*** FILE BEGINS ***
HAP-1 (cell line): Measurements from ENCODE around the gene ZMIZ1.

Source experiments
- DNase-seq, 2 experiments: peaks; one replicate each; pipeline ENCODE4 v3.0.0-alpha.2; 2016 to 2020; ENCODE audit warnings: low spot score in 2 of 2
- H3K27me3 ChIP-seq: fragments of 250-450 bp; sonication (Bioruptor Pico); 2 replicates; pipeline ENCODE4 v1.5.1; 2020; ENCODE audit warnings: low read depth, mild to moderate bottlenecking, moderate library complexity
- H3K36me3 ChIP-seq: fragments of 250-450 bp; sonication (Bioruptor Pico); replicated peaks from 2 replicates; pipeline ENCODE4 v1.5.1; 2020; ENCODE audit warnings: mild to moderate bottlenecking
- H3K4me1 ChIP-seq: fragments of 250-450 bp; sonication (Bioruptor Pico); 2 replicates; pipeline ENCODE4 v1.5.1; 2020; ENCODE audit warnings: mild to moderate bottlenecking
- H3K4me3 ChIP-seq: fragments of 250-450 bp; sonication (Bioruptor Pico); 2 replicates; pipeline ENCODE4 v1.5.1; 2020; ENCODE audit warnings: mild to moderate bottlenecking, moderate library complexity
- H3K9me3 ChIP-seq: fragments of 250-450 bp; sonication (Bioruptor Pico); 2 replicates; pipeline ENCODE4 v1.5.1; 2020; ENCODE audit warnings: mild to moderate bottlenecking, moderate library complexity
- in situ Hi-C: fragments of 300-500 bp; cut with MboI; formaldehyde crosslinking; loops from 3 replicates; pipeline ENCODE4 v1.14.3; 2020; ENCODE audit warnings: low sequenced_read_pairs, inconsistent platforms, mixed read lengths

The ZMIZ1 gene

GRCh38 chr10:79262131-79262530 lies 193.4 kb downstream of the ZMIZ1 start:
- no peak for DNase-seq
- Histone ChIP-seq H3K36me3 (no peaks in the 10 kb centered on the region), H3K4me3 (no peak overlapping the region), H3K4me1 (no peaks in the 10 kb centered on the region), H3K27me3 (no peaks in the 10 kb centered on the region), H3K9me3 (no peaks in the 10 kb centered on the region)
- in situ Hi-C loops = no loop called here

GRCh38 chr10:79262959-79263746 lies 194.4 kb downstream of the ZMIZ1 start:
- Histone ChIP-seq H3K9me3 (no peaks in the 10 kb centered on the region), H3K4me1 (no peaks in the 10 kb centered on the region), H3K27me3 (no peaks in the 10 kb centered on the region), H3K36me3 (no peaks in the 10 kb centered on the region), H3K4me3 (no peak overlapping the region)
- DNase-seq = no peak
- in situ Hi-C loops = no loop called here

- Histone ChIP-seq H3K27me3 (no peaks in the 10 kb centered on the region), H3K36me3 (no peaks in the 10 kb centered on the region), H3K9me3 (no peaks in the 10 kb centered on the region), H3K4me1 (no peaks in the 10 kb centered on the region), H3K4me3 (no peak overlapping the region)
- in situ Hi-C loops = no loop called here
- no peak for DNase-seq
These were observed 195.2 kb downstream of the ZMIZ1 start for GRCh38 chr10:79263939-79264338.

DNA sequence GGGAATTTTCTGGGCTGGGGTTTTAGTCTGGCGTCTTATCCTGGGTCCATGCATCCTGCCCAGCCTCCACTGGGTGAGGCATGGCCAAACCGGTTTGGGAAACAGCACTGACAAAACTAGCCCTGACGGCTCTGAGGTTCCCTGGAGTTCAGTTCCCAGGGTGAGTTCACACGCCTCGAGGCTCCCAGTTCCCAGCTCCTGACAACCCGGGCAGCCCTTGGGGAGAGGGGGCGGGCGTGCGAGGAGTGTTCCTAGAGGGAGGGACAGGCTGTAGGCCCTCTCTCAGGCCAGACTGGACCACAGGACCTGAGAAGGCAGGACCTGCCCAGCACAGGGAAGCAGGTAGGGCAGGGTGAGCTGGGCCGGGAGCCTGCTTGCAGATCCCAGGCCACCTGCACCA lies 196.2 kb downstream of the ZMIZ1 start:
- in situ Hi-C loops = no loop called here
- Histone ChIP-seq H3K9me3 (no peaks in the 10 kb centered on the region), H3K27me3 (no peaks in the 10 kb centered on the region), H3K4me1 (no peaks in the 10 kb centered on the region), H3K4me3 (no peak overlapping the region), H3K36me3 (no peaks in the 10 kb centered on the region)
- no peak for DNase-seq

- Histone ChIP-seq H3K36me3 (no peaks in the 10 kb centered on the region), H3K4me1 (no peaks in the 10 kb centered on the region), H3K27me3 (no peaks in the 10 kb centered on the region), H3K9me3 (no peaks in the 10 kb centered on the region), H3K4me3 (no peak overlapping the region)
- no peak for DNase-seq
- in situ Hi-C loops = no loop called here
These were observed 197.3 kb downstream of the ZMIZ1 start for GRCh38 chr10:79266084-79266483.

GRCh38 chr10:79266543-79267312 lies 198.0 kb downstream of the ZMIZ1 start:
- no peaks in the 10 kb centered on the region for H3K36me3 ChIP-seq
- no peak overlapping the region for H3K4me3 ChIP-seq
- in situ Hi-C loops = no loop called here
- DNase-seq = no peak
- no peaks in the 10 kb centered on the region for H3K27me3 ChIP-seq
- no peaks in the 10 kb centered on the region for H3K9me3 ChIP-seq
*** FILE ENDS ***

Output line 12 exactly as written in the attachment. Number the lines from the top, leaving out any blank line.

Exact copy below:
- no peak for DNase-seq